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Galaxy problems

  1. May 4, 2004 #1
    Our solar system is in the milky way galaxy. if you are told that in another galaxy a planet p has a circular orbit equal to that of the earth's (that is they both have the same radius). the masses of the suns in the 2 galaxys are Se and Sp respectively and planet p completes its orbit in half the time it takes the earth.

    How do i show that the mass of the sun in the earths orbit is 4 times the mass of the sun in planet p's orbit?
     
  2. jcsd
  3. May 4, 2004 #2

    Nereid

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    What is the relationship between the period of a planet's orbit around its "Sun", the mass of the star, the radius of the orbit, and any other factors that may be relevant?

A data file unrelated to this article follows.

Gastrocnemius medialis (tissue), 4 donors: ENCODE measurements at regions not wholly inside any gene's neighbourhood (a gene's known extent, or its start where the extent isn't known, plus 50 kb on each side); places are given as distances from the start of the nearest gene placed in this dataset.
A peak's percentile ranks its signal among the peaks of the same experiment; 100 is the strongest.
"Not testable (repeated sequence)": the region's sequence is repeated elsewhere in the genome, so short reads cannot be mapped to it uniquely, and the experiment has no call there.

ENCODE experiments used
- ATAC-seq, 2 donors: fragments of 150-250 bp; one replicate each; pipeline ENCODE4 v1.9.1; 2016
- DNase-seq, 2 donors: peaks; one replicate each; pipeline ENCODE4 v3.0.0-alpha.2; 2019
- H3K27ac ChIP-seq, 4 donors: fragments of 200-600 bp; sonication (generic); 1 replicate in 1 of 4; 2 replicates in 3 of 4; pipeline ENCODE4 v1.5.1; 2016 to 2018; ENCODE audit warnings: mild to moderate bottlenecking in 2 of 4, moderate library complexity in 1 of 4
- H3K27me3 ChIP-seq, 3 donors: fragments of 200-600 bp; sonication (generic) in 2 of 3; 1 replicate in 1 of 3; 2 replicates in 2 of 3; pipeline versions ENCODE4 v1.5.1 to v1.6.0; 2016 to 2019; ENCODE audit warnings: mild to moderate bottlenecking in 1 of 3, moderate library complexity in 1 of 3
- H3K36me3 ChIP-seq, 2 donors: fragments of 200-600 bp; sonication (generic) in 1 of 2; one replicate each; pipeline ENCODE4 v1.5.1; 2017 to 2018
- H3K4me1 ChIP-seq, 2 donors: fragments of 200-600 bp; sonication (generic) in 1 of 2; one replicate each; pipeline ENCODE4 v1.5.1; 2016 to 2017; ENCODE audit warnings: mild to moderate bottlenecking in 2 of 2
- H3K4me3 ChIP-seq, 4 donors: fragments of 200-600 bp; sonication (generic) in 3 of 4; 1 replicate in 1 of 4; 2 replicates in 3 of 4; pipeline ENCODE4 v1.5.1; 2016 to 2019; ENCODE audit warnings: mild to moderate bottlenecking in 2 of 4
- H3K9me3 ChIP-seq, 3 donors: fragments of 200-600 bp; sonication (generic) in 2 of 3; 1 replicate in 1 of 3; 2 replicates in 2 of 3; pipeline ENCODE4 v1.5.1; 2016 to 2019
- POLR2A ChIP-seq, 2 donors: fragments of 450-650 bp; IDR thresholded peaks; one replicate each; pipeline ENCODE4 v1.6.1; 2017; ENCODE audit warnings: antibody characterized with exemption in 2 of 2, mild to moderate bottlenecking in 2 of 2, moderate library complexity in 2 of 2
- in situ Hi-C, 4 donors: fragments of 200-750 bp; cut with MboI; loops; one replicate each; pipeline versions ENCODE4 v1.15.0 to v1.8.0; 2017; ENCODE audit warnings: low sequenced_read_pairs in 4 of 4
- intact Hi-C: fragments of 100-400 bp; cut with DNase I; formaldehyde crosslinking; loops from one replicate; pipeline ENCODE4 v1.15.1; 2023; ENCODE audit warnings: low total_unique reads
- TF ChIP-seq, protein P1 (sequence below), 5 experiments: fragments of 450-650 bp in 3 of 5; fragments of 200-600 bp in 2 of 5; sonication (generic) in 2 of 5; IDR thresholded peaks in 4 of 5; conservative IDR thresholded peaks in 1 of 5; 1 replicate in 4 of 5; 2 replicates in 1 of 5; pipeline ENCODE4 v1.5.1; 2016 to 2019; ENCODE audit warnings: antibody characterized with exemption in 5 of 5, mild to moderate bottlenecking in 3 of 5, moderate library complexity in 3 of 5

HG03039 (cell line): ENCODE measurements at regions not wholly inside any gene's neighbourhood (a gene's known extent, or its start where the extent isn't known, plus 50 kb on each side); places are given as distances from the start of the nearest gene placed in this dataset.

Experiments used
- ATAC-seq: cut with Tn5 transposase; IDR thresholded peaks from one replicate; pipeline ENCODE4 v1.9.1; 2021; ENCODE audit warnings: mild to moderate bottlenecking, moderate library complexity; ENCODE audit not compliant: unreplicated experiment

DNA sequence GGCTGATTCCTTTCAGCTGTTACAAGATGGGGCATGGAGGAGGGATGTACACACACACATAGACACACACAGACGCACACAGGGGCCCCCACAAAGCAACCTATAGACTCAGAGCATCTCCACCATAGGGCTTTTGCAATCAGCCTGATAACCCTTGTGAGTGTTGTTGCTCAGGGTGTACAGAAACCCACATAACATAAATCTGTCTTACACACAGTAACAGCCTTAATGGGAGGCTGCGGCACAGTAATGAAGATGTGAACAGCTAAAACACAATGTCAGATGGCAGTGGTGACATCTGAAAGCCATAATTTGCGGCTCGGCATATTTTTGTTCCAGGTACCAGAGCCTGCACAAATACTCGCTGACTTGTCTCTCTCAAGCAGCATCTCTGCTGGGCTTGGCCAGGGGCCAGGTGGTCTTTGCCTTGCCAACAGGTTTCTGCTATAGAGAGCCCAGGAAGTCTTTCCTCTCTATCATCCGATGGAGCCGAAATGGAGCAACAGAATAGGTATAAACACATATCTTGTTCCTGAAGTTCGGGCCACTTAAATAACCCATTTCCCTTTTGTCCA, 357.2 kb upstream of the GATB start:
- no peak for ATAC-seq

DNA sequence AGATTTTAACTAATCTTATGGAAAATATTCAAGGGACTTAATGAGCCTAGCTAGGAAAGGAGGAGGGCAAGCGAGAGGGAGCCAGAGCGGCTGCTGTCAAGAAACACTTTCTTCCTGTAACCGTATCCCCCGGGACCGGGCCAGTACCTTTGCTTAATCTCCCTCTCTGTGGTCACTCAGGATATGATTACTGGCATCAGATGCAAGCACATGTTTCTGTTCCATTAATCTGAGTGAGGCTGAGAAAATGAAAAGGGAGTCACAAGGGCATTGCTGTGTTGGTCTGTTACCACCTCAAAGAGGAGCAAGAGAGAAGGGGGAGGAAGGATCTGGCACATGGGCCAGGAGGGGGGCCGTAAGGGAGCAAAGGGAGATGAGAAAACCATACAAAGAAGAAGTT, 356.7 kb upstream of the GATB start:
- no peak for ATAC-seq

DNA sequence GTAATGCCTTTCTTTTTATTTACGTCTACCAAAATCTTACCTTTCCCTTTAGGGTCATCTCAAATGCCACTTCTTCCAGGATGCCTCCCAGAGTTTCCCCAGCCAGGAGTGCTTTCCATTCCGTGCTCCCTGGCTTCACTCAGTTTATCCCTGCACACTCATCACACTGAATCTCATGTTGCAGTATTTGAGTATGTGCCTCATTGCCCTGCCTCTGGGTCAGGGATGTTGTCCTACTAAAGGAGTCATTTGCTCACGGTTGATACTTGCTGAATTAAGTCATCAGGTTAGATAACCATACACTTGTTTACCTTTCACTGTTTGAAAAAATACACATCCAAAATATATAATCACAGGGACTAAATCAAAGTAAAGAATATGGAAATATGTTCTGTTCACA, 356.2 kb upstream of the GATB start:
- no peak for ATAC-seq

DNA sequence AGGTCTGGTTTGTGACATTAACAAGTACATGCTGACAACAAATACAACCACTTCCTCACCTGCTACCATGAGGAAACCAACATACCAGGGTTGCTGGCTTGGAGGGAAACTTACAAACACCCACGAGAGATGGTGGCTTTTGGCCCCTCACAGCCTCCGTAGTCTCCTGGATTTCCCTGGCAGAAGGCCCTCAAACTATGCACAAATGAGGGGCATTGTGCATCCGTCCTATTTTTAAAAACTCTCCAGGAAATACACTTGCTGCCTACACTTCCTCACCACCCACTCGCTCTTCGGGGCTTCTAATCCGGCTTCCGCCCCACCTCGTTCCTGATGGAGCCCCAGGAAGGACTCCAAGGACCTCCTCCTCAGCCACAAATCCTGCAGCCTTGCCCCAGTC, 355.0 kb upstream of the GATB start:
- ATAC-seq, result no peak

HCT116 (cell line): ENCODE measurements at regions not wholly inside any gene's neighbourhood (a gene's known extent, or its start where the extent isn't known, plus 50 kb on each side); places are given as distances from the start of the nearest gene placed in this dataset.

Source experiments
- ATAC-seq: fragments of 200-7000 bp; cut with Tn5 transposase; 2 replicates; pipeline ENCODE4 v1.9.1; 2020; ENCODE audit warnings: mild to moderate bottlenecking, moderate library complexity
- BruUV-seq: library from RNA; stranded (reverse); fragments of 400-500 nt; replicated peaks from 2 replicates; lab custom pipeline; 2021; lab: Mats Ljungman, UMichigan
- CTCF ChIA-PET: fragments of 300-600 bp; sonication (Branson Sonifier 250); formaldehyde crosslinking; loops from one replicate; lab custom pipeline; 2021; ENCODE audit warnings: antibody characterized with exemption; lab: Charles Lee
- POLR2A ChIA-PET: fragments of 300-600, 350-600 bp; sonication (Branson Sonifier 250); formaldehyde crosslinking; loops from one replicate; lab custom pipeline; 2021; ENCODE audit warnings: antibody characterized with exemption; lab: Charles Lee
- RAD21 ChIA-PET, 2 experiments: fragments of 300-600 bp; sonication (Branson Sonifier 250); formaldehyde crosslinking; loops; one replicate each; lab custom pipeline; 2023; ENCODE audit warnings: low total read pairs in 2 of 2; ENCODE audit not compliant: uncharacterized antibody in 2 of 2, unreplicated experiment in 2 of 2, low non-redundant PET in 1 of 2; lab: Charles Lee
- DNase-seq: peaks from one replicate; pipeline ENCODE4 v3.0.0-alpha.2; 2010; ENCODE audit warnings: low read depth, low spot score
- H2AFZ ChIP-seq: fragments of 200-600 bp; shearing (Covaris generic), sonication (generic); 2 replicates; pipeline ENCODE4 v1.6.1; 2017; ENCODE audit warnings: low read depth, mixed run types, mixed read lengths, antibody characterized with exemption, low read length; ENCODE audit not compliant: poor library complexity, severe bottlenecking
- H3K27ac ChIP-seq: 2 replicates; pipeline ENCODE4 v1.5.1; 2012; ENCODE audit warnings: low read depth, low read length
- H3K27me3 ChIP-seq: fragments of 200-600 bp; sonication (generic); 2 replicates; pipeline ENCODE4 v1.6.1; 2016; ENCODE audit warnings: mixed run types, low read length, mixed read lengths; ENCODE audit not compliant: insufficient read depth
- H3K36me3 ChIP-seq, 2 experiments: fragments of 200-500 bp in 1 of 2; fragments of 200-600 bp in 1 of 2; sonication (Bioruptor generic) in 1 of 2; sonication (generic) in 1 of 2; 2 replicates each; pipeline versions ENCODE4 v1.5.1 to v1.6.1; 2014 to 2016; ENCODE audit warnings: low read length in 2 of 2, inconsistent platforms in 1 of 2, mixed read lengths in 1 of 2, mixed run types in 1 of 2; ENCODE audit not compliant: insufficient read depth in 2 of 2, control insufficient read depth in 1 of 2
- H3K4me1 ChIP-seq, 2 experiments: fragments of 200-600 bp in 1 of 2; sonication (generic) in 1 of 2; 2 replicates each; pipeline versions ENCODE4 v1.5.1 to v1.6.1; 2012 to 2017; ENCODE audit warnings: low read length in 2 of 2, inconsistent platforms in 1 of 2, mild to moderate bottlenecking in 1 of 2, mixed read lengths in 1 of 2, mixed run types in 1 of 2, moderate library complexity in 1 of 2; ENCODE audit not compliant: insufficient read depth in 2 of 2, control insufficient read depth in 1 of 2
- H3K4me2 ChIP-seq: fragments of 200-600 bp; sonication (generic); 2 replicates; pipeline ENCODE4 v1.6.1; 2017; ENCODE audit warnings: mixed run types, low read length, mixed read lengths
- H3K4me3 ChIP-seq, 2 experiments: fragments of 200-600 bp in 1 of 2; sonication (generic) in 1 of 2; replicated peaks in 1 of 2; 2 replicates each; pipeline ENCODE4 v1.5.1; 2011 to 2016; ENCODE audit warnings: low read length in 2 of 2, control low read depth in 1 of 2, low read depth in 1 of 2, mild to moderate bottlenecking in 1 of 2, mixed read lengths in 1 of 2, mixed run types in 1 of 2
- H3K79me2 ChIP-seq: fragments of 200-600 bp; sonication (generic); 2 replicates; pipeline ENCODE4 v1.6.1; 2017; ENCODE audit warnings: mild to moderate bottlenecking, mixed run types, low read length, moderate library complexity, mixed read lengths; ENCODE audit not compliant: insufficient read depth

Have you learned of Kepler, the work he did, and what Newton subsequently showed concerning Kepler's results?
     
  4. May 4, 2004 #3
     
    Last edited: May 4, 2004
  5. May 4, 2004 #4

    Nereid

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    I meant, in general ... e.g. Earth, Venus, Jupiter ... Have you studied Kepler or Newton in class yet?
     
  6. May 4, 2004 #5
    we just studiend like F = (m1 x m2 x G)/r^2 and the relationship between g (acceleration due to gravity) and G (gravitational constant)
     
  7. May 4, 2004 #6
    i would think that you would need to have an understanding of keplars laws. More specifically, you need to have knowledge of a relationship between the period and the distance.
     
  8. May 5, 2004 #7
    thanx guys i figured it out using keeplers 3rd law.
     
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